“Taurinorum Charity Rally 2012 – APEMAYA Official trailer” from Taurinorum Travel Team on Vimeo.
On my recent trip to Italy, I fell hard for the tiny Piaggio Ape (say AH-peh, means bee in Italian, for its pleasant hum), a glorified Vespa scooter with a truck bed or a back seat attached. In Italy and India, you see the adorable vehicles everywhere, outfitted as delivery trucks or touristy rickshaws. With its small footprint to park nearly anywhere, high fuel efficiency and low city speeds, I think the Ape might be the perfect car for a New Yorker who just wants it for IKEA runs and those times you find a really amazing coffee table on the street.
Researching the viability and legality of these cars outside of Italy (maybe okay in America, if you don’t take it on the highway), I found the Taurinorum Travel Team, a group who has been raising charity funds with some incredible adventures. They started in 2009 in West Africa, touring in a comparably large Fiat Panda. The first Piaggio Ape trip was in 2011, from Quito, Ecuador, to Machu Picchu, Peru, for the centennial celebration of the ancient city’s discovery and to support biodiversity (watch the little trike car make it over 4,000 kilometers here). The ApeMaya trip last year went through Mexico, Guatemala, Honduras and Belize, ending in Chichen Itza to combat violence against women. The 2012 trip was designed to coincide with the end of the world as prophesied by the Mayans, but the tuk-tuk survived the 3,000-mile trip. Check out more of their beautiful footage here.
No news yet on their 2013 trip, but I hope they can stop by Brooklyn so I can take it for a test drive.
If you pass through Grand Central in New York today, you might catch a little piece of Bermuda during what’s being called “Experience Bermuda” day. The Bermuda Department of Tourism will be offering commuters samples of Bermudian cuisine and tropical beverages, chances to win giveaways, and live performances–including Bermudian musicians and the H&H Gombeys Cultural Dance Troupe.
Stop by to win one of 50 round-trip airline tickets to Bermuda in a dance contest that will place participants “virtually” on the island, or get a picture next to one of the pink Vespa scooters that can be seen on the island. The day will end in a Bermuda shorts runway contest on a pink runway, where one lucky winner will walk away with a trip for two to the island.
It’s all taking place in Grand Central’s Vanderbilt Hall (just off the main concourse) from 7 a.m. to 6 p.m. If you can’t make it to the terminal, WCBS-FM will be broadcasting the event live from 6 to 10 a.m. on the “Dan Taylor Morning Show,” and will be giving away vacations for two to Bermuda from February 13 through February 17.
Photo of H&H Gombeys Cultural Dance Troupe by GoToBermuda / Flickr.
Travel guidebooks conceive of the world as a series of obvious, important monuments. This is particularly true of a brash and magnificent city like Rome. Your typical traveler could be forgiven for simplifying this complex historic capital down to a giant marble stadium, a series of famous steps and giant chapel mural. But writer David Downie reminds us there’s a lot more to Rome than its monuments. In fact, Downie argues, Rome is a city best savored through its secret places: the sensual and contemplative spaces unknown to the average visitor.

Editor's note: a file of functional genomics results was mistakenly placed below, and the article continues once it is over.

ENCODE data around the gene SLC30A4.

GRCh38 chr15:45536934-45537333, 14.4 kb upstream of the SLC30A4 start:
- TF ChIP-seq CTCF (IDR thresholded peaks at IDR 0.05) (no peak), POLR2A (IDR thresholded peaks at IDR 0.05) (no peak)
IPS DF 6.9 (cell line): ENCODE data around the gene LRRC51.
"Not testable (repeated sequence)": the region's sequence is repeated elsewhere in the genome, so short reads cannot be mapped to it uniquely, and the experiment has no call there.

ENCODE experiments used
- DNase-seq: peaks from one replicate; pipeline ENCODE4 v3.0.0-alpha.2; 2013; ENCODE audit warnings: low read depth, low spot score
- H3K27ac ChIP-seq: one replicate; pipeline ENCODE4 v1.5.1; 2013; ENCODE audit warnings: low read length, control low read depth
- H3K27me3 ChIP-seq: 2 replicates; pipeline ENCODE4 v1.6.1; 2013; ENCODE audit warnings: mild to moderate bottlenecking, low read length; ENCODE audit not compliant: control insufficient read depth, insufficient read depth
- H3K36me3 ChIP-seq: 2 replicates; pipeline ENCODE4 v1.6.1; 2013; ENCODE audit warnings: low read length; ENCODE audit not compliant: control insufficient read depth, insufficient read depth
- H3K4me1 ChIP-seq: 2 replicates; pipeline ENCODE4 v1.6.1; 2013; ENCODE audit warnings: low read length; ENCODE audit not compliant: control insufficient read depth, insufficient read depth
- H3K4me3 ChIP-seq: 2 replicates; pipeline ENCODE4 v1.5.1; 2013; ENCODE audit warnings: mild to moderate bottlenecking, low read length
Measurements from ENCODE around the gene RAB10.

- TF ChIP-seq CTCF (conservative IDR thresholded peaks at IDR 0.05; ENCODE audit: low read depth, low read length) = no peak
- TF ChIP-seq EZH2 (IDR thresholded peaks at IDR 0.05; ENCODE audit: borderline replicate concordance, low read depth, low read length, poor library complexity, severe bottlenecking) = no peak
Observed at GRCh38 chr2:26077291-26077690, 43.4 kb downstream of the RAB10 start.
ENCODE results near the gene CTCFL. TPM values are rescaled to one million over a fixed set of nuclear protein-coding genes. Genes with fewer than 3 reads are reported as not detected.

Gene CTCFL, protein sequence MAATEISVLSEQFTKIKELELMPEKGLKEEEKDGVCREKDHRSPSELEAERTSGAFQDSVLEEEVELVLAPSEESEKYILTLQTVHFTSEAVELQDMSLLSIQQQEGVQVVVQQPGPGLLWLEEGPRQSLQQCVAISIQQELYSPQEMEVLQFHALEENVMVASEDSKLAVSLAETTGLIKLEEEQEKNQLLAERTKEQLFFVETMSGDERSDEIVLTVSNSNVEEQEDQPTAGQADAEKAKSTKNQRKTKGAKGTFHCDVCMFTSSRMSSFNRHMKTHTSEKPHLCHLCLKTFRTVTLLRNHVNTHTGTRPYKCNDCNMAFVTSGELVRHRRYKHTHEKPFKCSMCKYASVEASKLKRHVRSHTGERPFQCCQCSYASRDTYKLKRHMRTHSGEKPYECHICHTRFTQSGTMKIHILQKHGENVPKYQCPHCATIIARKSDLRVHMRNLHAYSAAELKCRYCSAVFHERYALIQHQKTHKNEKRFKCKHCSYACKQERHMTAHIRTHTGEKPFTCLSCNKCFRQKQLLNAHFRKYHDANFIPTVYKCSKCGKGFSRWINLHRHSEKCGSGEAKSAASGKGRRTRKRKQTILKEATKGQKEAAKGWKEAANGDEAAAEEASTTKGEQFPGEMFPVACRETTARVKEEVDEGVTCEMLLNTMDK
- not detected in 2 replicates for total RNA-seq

In his new book, Quiet Corners of Rome, Downie (a Gadling contributor) treats us to an insider’s tour of over 60 of Rome’s hidden spaces based on years of exploration. What he reveals is a city that is not about grand monuments, but instead the spaces in between: quiet courtyards punctuated by burbling fountains and the fresh scent of pine, the distant vibration of church bells in a shady courtyard and ancient stone plazas bedecked with intricate architectural details. Each sight is accompanied by a serene photo taken by photographer Alison Harris. It’s less a tourist guide than a dictionary of intimate discoveries and pleasant surprises – a sprawling, overwhelming city made personable, particular and specific.
Looking for a guide to Rome’s greatest and grandest sights? This is not that book. What Quiet Corners of Rome accomplishes however, is something altogether more authentic. It’s a highly personal, approachable and enjoyable way experience one of our favorite places as it was meant to be experienced: by cherishing every hidden nook and secret city view.
GadlingTV’s Travel Talk, episode 25 – Click above to watch video after the jump
For the final installment in our series on Rome, we’ve saved the best for last & are satisfying our thirst for adventure. Watch as we tour the Vatican, rent Vespas, and check out Rome’s impromptu night life.
On the couch, we’ll dissect the differences between the Vatican & the Holy See, and show you the one place in Rome to peer through a keyhole and view 3 separate countries. Tune in to see just how crazy Roman driving actually is, what the best place public place to go after hours is, and what else the Vatican has to offer beyond the Sistine Chapel.
If you have any questions or comments about Travel Talk, you can email us at talk AT gadling DOT com.
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Want to find the ‘magic keyhole’ of the Piazza del Cavalieri di Malta? Look no further.
Rent your own Vespa in Rome! Check out Eco Move Rentals.
Read more about the Holy See right here.
Hosts: Aaron Murphy-Crews, Stephen Greenwood
Produced, Edited, and Directed by: Stephen Greenwood, Aaron Murphy-Crews, Drew Mylrea